The talk is divided into two parts. In the first part, I will focus on the data heterogeneity and introduce a new maximin-projection learning for recommending an overall individualized decision rule based on the observed data from different populations with heterogeneity in optimal individualized decision making.  In the second part, I will briefly summarize the statistical learning methods I’ve developed for individualized decision making with complex data and discuss my future research directions.

1/25/19

*Friday

Time: 12 noon to 1:00 pm Location: 903 SSW

 

Jingshen Wang (Michigan)

1/28/19

 

1/31/19

*Thursday

Time: 4:10 pm

Simon Mak (Georgia Tech)

Support points – a new way to reduce big and high-dimensional data”

Abstract: This talk presents a new method for reducing big and high-dimensional data into a smaller dataset, called support points (SPs). In an era where data is plentiful but downstream analysis is oftentimes expensive, SPs can be used to tackle many big data challenges in statistics, engineering and machine learning. SPs have two key advantages over existing methods. First, SPs provide optimal and model-free reduction of big data for a broad range of downstream analyses. Second, SPs can be efficiently computed via parallelized difference-of-convex optimization; this allows us to reduce millions of data points to a representative dataset in mere seconds. SPs also enjoy appealing theoretical guarantees, including distributional convergence and improved reduction over random sampling and clustering-based methods. The effectiveness of SPs is then demonstrated in two real-world applications, the first for reducing long Markov Chain Monte Carlo (MCMC) chains for rocket engine design, and the second for data reduction in computationally intensive predictive modeling.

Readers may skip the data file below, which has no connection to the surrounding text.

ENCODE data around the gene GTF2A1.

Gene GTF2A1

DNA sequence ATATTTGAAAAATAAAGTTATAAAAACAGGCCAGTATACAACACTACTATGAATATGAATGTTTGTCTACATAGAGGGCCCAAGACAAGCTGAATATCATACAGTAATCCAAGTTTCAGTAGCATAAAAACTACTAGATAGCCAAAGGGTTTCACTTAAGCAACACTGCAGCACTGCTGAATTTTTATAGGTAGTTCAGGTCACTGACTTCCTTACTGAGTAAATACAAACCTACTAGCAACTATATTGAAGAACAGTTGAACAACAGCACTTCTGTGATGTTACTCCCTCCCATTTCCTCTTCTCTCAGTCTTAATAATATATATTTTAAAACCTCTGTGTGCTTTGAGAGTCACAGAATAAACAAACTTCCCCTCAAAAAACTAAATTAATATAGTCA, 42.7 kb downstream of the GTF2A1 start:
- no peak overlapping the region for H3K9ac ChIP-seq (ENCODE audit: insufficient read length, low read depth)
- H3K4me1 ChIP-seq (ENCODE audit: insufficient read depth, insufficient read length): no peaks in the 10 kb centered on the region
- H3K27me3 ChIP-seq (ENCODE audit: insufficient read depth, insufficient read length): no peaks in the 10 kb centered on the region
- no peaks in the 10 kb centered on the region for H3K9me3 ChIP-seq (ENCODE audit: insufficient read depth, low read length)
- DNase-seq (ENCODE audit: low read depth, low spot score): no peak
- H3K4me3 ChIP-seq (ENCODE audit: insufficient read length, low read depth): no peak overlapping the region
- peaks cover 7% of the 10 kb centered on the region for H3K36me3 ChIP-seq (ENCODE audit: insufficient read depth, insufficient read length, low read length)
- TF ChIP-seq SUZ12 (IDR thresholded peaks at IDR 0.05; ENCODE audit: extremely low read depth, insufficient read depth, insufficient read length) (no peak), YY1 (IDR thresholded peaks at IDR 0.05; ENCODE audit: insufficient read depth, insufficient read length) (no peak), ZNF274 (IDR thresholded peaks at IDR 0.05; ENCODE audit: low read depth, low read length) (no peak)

2/4/19

Jingshu Wang (Stanford/Penn)

2/11/19

 

Jonathan Weed (MIT)

2/14/19

*Thursday

Time: 4:10

Pragya Sur (Stanford)

A modern maximum-likelihood approach for high-dimensional logistic regression”

Abstract: Logistic regression is arguably the most widely used and studied non-linear model in statistics. Classical maximum-likelihood theory based statistical inference is ubiquitous in this context. This theory hinges on well-known fundamental results: (1) the maximum-likelihood-estimate (MLE) is asymptotically unbiased and normally distributed, (2) its variability can be quantified via the inverse Fisher information, and (3) the likelihood-ratio-test (LRT) is asymptotically a Chi-Squared. In this talk, I will show that in the common modern setting where the number of features and the sample size are both large and comparable, classical results are far from accurate. In fact,  (1) the MLE is biased, (2) its variability is far greater than classical results, and (3) the LRT is not distributed as a Chi-Square. Consequently, p-values obtained based on classical theory are completely invalid in high dimensions. In turn, I will propose a new theory that characterizes the asymptotic behavior of both the MLE and the LRT under some assumptions on the covariate distribution, in a high-dimensional setting. Empirical evidence demonstrates that this asymptotic theory provides accurate inference in finite samples. Practical implementation of these results necessitates the estimation of a single scalar, the overall signal strength, and I will propose a procedure for estimating this parameter precisely. This is based on joint work with Emmanuel Candes and Yuxin Chen.

2/18/19

 
2/25/19

 

3/4/19  
3/11/19
 
3/18/19 Spring Break – No Seminar
3/25/19

 

4/1/19

 

4/8/19

 

4/15/19

 

4/22/19

 

5/6/19